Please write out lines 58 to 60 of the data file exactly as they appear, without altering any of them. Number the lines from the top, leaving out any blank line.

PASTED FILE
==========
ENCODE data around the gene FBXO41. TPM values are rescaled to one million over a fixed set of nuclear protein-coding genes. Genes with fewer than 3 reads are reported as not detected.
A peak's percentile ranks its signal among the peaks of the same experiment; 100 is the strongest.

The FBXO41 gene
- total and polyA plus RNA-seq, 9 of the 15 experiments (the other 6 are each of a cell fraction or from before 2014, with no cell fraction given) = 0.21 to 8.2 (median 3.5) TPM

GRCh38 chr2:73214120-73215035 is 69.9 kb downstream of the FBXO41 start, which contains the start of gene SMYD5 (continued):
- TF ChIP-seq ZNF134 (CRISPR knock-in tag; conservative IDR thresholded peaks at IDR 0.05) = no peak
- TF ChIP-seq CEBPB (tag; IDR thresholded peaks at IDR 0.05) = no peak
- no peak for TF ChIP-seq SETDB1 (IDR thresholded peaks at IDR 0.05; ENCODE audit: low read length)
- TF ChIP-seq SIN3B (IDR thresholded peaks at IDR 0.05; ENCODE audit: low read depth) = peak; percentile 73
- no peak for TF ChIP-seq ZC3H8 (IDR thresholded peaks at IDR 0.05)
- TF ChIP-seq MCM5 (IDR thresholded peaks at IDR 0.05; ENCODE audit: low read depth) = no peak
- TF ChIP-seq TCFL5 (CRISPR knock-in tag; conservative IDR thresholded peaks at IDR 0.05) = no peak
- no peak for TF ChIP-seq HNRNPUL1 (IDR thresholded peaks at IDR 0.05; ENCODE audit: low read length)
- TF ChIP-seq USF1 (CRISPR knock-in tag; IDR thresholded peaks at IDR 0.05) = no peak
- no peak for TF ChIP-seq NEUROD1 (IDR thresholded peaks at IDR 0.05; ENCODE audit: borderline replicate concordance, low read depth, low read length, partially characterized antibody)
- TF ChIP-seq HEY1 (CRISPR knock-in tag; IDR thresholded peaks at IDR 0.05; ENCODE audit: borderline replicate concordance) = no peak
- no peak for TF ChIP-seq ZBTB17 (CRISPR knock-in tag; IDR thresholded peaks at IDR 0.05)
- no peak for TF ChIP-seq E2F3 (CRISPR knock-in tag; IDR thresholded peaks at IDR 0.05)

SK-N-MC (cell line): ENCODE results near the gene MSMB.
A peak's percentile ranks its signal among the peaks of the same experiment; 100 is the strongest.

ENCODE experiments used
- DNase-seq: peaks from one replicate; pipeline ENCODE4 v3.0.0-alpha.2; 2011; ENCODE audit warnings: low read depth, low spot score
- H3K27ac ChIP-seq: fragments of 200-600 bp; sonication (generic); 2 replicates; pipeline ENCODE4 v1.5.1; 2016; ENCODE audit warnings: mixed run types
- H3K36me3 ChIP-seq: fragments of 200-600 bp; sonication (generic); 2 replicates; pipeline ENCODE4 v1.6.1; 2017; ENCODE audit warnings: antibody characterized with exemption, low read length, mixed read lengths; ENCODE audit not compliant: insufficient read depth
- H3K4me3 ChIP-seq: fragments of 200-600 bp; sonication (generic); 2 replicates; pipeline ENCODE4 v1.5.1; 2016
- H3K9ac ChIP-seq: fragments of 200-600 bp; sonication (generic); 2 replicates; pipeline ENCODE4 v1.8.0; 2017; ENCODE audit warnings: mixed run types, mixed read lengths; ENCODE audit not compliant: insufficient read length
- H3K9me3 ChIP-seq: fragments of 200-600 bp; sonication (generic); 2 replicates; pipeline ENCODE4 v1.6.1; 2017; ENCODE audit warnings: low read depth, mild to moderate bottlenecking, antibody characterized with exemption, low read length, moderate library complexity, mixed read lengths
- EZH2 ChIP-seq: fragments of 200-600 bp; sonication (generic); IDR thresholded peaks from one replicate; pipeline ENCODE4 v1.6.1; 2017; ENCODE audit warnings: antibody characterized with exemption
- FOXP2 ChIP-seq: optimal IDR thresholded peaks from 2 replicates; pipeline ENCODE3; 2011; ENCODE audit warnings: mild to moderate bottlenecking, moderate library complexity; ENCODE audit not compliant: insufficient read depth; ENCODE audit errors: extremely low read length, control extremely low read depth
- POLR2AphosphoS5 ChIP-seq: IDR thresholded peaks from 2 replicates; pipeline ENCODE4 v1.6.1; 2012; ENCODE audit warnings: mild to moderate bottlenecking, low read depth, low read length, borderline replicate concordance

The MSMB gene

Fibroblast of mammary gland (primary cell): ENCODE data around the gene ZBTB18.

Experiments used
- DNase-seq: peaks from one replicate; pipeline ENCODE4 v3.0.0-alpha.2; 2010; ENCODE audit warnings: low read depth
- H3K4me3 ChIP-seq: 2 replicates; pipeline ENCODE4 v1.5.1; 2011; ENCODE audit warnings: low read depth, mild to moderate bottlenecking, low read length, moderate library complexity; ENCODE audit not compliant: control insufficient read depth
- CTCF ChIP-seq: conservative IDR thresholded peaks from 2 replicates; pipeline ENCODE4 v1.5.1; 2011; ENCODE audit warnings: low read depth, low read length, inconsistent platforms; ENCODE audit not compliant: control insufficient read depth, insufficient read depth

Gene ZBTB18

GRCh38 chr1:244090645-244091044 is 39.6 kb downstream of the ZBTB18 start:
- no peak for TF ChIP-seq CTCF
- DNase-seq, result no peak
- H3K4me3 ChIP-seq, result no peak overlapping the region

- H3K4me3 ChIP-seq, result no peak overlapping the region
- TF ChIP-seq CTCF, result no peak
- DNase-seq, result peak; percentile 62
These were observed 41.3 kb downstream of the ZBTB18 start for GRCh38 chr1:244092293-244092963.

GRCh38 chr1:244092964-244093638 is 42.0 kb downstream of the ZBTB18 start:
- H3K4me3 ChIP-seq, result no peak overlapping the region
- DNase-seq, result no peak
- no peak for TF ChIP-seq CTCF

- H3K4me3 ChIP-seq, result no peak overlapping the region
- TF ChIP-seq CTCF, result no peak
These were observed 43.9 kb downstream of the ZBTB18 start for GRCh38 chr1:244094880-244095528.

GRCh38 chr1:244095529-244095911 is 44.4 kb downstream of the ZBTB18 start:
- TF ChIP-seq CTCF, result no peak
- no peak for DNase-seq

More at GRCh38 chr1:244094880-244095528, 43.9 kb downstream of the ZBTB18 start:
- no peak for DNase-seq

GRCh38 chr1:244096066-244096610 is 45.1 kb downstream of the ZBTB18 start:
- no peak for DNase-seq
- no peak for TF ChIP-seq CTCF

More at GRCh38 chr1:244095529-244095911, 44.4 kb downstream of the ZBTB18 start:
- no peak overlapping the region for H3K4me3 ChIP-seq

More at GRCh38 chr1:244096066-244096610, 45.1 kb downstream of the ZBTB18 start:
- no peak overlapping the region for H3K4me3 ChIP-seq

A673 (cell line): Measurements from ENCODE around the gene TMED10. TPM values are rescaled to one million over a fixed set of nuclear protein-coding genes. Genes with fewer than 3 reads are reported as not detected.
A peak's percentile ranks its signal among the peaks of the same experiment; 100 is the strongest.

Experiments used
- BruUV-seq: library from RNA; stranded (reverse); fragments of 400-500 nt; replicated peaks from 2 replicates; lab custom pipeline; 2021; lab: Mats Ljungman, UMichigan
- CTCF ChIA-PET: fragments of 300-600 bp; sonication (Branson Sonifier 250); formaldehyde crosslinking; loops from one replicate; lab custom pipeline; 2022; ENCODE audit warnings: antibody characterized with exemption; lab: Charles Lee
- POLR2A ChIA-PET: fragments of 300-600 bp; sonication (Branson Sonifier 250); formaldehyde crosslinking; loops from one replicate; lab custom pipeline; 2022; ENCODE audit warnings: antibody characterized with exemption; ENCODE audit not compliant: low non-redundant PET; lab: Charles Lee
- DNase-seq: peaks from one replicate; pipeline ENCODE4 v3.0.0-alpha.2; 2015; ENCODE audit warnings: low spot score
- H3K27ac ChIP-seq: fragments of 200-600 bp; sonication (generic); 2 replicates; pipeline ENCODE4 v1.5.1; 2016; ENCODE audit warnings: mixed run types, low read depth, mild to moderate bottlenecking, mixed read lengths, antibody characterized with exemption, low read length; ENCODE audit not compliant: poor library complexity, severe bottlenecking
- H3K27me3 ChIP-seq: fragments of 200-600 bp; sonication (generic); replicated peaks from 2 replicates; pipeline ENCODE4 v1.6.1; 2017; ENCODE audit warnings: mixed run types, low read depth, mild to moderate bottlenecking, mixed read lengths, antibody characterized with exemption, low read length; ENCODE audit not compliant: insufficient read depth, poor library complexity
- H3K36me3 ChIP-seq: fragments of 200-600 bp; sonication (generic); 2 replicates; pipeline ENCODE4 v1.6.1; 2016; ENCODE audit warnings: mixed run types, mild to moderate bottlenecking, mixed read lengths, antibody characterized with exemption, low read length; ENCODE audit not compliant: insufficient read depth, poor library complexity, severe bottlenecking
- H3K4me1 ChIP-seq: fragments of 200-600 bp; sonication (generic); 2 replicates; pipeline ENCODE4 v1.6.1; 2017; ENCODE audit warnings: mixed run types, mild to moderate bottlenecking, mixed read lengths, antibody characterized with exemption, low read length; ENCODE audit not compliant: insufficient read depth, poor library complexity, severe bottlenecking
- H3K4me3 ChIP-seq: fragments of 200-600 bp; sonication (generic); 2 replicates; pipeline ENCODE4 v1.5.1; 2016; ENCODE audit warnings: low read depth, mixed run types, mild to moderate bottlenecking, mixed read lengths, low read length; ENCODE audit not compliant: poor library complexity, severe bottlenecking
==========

GRCh38 chr1:244096066-244096610 is 45.1 kb downstream of the ZBTB18 start:
- no peak for DNase-seq
- no peak for TF ChIP-seq CTCF